Notice that the template file only contains the template and not the standard opening and closing HTML elements. It is an HTML fragment.

If you prefer, you can include all of the standard opening and closing HTML elements in your external template – these elements get stripped away automatically:

<html>
    <head><title>product template</title></head>
    <body>

    <!-- Product Template -->
    <div id="productTemplate">
        <h1>Product Details</h1>
        <div>
            Product Name:
            <span data-win-bind="innerText:name"></span>
        </div>
        <div>
            Product Price:
            <span data-win-bind="innerText:price"></span>
        </div>
    </div>

    </body>
</html>

Either approach – using a fragment or using a full HTML document  — works fine.

Finally, the following default.js file loads the external template, renders the template for each product, and appends the result to the product container:

(function () {
    "use strict";

    var app = WinJS.Application;

    app.onactivated = function (eventObject) {
        if (eventObject.detail.kind === Windows.ApplicationModel.Activation.ActivationKind.launch) {


            var products = [
                { name: "Tesla", price: 80000 },
                { name: "VW Rabbit", price: 200 },
                { name: "BMW", price: 60000 }
            ];

            var productTemplate = new WinJS.Binding.Template(null, { href: "/templates/productTemplate.html" });
            var productContainer = document.getElementById("productContainer");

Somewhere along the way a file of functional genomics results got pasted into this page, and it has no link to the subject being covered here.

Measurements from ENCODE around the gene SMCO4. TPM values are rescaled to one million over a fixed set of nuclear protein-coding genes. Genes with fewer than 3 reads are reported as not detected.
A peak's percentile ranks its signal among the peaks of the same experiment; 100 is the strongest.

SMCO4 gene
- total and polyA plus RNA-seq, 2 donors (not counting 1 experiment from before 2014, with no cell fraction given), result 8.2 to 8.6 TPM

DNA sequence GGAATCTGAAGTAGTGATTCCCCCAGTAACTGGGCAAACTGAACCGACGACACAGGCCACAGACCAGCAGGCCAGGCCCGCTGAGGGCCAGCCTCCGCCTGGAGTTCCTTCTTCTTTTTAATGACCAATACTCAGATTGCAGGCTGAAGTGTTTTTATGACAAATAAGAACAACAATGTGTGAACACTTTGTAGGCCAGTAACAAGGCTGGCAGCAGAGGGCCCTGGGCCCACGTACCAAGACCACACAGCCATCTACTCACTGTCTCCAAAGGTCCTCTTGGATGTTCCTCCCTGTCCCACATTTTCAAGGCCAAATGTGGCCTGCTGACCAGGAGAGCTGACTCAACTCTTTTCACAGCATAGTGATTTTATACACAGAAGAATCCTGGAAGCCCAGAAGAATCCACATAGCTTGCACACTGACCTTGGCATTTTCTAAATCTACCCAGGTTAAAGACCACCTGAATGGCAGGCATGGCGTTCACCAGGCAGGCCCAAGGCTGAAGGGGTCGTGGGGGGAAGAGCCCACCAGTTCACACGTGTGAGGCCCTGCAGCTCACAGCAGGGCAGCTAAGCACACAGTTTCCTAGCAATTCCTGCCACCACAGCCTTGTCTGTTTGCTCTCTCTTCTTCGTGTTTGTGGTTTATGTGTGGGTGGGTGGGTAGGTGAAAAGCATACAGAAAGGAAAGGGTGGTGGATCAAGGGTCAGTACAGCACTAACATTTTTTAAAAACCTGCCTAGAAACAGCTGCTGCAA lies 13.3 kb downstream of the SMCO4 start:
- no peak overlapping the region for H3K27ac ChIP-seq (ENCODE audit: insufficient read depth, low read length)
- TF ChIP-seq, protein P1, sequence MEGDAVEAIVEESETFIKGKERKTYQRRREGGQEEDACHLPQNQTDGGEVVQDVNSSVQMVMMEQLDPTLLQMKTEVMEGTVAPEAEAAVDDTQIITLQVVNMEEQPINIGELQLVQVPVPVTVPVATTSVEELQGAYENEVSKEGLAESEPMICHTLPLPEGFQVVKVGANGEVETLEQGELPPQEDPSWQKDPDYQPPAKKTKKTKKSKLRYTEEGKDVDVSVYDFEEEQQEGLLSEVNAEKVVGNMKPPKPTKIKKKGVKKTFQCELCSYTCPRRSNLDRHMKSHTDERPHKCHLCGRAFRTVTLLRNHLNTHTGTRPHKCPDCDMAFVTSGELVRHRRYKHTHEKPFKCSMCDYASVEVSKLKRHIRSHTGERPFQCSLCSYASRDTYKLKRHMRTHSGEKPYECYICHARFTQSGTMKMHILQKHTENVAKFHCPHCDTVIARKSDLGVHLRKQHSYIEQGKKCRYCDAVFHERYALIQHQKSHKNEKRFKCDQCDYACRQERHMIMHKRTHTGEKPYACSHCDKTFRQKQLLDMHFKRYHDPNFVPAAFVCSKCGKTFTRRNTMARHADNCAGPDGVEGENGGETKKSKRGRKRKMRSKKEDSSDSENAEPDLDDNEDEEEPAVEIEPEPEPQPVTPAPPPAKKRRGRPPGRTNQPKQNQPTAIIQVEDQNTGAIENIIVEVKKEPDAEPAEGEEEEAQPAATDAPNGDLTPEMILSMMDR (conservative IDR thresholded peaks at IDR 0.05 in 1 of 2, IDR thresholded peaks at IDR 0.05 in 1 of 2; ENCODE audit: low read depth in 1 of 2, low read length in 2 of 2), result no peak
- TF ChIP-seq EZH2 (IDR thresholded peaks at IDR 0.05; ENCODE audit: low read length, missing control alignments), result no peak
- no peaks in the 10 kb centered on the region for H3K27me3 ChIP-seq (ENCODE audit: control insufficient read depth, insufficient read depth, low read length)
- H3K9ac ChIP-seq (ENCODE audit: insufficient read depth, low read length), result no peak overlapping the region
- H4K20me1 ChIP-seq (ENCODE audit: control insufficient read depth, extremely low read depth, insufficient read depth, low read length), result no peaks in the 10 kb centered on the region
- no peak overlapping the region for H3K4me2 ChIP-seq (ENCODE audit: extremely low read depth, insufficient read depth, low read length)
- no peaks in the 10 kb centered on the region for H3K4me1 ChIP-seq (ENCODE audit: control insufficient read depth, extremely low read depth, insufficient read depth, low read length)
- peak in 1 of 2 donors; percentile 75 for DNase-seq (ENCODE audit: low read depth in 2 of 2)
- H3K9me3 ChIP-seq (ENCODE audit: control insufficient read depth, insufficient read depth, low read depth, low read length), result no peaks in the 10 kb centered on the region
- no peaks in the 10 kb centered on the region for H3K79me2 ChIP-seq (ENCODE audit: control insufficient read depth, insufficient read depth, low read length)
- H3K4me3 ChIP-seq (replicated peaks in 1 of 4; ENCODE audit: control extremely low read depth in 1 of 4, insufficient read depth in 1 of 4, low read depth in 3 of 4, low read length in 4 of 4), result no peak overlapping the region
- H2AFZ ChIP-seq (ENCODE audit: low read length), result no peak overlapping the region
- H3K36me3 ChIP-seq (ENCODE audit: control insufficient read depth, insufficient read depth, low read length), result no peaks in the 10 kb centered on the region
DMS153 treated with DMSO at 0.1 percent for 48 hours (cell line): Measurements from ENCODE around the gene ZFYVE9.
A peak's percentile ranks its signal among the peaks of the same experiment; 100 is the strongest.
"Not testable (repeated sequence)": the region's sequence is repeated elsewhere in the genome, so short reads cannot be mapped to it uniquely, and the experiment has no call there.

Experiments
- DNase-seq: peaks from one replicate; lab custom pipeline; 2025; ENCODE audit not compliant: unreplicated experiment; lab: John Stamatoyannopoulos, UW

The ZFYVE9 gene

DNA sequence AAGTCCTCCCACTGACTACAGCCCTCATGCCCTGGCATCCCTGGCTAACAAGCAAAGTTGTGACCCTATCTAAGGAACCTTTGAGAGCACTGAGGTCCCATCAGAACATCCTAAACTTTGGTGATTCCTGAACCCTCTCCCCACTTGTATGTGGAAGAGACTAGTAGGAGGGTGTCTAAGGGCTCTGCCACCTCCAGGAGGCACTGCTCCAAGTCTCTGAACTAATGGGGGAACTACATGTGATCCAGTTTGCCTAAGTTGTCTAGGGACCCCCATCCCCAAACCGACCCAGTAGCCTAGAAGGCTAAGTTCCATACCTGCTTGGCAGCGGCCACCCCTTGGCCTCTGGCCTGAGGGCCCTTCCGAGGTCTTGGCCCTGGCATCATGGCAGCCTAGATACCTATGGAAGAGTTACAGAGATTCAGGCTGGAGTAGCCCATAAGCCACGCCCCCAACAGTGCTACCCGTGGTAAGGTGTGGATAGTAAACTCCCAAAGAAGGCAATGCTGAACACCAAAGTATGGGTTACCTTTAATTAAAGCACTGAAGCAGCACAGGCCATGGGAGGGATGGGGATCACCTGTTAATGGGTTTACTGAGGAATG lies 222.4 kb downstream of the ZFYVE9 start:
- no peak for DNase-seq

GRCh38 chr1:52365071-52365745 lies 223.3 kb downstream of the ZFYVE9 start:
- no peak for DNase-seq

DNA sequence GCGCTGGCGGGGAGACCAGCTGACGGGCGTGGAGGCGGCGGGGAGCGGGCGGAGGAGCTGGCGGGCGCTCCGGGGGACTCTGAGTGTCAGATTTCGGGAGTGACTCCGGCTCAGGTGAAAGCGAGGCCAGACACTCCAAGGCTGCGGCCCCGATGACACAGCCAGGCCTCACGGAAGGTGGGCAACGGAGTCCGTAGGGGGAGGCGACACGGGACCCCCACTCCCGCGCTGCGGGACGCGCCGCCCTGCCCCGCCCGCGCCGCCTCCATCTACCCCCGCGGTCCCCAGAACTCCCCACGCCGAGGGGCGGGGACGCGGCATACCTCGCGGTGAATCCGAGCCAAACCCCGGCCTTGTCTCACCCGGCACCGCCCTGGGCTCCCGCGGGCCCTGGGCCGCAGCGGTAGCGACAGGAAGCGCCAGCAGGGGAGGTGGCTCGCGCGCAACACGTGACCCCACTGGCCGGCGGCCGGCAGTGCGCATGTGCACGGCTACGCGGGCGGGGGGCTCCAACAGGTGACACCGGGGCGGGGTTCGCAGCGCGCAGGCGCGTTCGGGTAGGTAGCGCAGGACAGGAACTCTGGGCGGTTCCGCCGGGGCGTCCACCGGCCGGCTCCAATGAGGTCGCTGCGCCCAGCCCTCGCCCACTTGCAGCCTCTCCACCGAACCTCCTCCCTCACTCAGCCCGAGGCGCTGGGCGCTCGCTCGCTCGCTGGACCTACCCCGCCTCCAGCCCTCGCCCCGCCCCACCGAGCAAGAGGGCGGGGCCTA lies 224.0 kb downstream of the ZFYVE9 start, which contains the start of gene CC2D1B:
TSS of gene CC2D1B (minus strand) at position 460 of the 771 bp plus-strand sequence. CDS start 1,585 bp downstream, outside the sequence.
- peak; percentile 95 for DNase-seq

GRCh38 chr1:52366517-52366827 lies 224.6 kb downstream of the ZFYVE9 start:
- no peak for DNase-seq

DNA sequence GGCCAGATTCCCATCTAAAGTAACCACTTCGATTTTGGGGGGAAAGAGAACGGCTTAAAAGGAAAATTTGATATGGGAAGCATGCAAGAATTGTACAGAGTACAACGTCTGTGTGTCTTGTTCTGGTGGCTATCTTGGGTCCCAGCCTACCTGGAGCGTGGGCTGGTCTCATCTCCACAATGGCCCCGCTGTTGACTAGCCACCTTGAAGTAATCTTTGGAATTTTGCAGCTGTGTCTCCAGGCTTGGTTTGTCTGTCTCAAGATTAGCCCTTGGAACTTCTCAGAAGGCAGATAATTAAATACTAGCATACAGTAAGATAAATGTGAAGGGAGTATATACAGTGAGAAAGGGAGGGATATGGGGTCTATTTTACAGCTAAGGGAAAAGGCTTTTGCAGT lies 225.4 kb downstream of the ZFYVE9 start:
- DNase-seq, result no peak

var i, product, row;
            for (i = 0; i < products.length; i++) {
                product = products[i];
                productTemplate.render(product, productContainer);
            }
        }
    };


    app.start();
})();




The path to the external template is passed to the constructor for the Template class as one of the options:

var productTemplate = new WinJS.Binding.Template(null, {href:"/templates/productTemplate.html"});

When a template is contained in a page then you use the first parameter of the WinJS.Binding.Template constructor to represent the template – instead of null, you pass the element which contains the template. When a template is located in an external file, you pass the href for the file as part of the second parameter for the WinJS.Binding.Template constructor.

Summary

The goal of this blog entry was to describe how you can use WinJS templates to render either a single item or an array of items to a page. We also explored two advanced topics. You learned how to render an HTML table by extracting the TR element from a template. You also learned how to place a template in an external file.

Discussion

  1. Cen says:

    Hi, one small suggestion: it is harder to read shaded text (code samples). Looks blurry and I am constantly squeezing my eyes, trying to focus my eyes, but of course it is of no help 🙂

  2. @Cen — Hit Refresh/Reload on your browser and you should get the updated style sheet with the lighter background color for the code. Thanks for letting me know.

  3. Andrey says:

    Tahnks for the great series about WinJS! Is it possible to make whole table as a template and then just bind values array to it? I think it is easier to use than manually append every node.

    • The problem is that WinJS does not support a foreach syntax which you can use within a template. The current version does not have a way to create nested templates or iterate through data items within a template. These were nice features of the jQuery Templates plugin.

  4. Stilgar says:

    I find it extremely frustrating that you can’t put the item template in the container (like you can in ASP.NET for example). What is more if the template is an external file you can’t even find it without checking the JS code. Or maybe I missed something?

    Correct me if I am wrong but the JQuery databinding contributed to JQuery by Microsoft not only supports two-way databinding but also supports in-place item templates.

    • That’s right — the jQuery databinding plugin supported two-way databinding and the jQuery templates plugin supported creating in-place nested templates.